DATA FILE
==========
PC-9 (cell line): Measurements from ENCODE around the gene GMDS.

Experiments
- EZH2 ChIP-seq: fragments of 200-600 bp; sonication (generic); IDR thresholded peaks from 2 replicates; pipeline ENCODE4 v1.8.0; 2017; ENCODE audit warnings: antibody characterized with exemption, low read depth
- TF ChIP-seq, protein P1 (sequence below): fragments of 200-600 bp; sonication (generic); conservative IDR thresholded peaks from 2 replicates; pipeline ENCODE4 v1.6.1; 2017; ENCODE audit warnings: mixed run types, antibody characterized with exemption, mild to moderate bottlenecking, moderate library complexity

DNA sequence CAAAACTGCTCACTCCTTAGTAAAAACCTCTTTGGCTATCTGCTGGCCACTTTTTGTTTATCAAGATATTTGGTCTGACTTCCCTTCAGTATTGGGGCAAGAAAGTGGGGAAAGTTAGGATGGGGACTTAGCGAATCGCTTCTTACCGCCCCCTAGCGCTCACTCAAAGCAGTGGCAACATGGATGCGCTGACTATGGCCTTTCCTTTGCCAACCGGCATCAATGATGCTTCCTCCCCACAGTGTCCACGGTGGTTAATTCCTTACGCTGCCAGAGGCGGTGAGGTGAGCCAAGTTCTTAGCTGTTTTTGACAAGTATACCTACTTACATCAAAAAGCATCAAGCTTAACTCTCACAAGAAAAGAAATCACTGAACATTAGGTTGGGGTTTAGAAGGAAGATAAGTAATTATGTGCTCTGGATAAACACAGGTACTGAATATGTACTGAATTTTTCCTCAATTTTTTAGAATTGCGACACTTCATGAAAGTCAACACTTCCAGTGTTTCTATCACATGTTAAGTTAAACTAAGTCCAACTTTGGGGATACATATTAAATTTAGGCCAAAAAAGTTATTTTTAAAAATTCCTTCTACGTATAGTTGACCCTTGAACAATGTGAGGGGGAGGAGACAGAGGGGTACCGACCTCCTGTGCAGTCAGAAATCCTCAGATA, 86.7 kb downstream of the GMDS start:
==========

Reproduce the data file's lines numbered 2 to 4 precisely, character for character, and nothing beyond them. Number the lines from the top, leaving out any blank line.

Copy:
Experiments
- EZH2 ChIP-seq: fragments of 200-600 bp; sonication (generic); IDR thresholded peaks from 2 replicates; pipeline ENCODE4 v1.8.0; 2017; ENCODE audit warnings: antibody characterized with exemption, low read depth
- TF ChIP-seq, protein P1 (sequence below): fragments of 200-600 bp; sonication (generic); conservative IDR thresholded peaks from 2 replicates; pipeline ENCODE4 v1.6.1; 2017; ENCODE audit warnings: mixed run types, antibody characterized with exemption, mild to moderate bottlenecking, moderate library complexity